Strong Style, Familiar Substance
Detective Max Lewinsky (James McAvoy) has always been obsessed with catching Jacob Sternwood (Mark Strong) especially as it was Sternwood who shot him when he got close to catching him following a robbery. And it seems that Max is going to get another chance as Sternwood having retired is returning to London from his safe haven in Iceland after his son Ruan (Elyes Gabel) has got himself involved in a heist gone wrong. But whilst Max would love nothing more than to catch Sternwood and make him pay for screwing up his leg the two are going to have to work together when they discover that things are much more complex than they both first thought.
Earlier today I watched the Sylvester Stallone movie "Bullet to the Head" where we have a criminal and a cop ending up becoming unlikely allies, although I say unlikely knowing full well it is a cliche. And as such I find myself watching "Welcome to the Punch" which lo and behold features another cop and criminal having to become unlikely allies. That of course is not the only cliche which is in "Welcome to the Punch" as on top of that we have the ladder of issues leading to police corruption no less which I am sure is used in every single cop movie which is a thriller.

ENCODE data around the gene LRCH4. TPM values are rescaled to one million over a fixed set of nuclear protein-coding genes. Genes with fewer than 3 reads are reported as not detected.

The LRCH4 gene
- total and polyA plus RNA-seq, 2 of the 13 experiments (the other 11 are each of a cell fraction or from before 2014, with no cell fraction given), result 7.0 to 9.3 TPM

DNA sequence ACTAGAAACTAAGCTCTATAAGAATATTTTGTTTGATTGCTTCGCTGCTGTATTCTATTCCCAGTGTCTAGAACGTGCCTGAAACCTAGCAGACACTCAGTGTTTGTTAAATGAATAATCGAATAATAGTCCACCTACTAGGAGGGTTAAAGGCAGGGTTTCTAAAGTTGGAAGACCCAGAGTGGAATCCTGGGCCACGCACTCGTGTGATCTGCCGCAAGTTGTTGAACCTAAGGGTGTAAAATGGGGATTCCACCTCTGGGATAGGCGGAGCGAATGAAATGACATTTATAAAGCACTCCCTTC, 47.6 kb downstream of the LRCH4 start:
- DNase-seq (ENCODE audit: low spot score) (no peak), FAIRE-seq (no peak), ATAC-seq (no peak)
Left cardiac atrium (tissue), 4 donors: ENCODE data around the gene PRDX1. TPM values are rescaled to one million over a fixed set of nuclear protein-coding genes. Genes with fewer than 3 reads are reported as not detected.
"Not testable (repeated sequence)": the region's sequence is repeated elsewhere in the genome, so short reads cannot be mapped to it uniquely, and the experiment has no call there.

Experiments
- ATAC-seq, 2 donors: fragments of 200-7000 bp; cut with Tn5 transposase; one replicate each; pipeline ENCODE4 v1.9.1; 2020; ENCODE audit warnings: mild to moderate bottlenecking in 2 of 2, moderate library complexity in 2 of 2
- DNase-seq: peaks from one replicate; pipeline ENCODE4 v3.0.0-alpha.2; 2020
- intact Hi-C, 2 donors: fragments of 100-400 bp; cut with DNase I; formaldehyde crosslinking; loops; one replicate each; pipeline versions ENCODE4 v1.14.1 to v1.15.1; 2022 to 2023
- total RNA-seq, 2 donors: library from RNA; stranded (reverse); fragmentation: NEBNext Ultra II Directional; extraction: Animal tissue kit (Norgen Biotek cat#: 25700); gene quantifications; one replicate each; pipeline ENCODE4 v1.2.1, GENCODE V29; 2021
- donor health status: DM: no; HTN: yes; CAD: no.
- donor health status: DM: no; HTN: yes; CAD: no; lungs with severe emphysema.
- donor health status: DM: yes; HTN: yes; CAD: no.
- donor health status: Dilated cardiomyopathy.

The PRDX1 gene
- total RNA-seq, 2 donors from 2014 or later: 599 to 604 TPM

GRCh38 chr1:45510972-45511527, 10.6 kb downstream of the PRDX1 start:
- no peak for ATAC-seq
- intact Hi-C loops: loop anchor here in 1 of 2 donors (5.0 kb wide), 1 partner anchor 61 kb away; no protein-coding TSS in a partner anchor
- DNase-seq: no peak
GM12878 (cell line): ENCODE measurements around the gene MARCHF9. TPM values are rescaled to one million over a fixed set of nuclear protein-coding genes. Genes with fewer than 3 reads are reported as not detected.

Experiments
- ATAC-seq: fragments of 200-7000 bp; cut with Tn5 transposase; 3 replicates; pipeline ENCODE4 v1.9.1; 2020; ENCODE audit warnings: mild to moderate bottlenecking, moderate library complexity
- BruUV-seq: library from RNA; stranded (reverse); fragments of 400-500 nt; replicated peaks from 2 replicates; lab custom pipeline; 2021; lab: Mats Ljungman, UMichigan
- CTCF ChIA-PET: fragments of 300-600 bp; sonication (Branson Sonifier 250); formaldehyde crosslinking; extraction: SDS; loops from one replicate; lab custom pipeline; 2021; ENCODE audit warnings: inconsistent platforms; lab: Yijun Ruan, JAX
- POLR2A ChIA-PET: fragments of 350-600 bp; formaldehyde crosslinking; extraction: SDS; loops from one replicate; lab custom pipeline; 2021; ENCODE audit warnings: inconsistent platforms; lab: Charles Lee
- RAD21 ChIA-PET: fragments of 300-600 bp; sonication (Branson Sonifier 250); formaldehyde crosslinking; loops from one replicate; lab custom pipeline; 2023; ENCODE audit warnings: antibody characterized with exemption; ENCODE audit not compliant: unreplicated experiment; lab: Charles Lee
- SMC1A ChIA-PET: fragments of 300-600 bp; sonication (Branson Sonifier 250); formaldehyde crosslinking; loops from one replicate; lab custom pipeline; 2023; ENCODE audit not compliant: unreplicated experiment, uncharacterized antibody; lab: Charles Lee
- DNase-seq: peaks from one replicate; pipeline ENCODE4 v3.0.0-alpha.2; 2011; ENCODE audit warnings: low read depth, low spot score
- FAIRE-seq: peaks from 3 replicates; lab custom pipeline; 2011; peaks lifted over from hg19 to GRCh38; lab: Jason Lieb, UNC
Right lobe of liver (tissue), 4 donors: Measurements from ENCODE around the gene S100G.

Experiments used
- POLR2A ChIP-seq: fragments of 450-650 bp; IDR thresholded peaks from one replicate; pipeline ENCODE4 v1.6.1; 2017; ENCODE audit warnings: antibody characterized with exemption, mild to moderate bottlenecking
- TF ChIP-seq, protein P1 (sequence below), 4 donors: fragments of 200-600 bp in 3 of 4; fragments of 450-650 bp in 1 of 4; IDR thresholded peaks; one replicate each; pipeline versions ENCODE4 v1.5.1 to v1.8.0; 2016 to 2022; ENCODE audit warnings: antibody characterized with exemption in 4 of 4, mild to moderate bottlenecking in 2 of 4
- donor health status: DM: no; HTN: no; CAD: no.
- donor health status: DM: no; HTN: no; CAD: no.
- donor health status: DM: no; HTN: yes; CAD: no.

Now of course there are some details which gives "Welcome to the Punch" its own identity but part of it becomes about the style and the actors. Style wise it goes for snappy with semi bleak colour scheme which seems to make people's eyes bluer than ever. But unfortunately when it comes to the action it has the lack of control that a group of school kids have when you shout "bundle". In fact it also has the dialogue and accents which reminded me of kids playing it tough in the playground as they acted out what they watched the night before or don't kids do that anymore.
That leads me to the acting and there is no denying that "Welcome to the Punch" has a decent cast although I am still kind of bemused how James McAvoy has found himself playing an action hero. Anyway just by having the likes of Mark Strong, Peter Mullan and David Morrissey in the cast "Welcome to the Punch" is sort of guaranteed decent performances even in the cases where the characters end up ordinary and unnecessary which sadly happens to Andrea Riseborough.
What this all boils down to is that "Welcome to the Punch" ends up an effective but far from remarkable British action movie. It has some good parts, some tedious parts and plenty of generic parts but no parts which are remarkable enough to make you want to watch it again.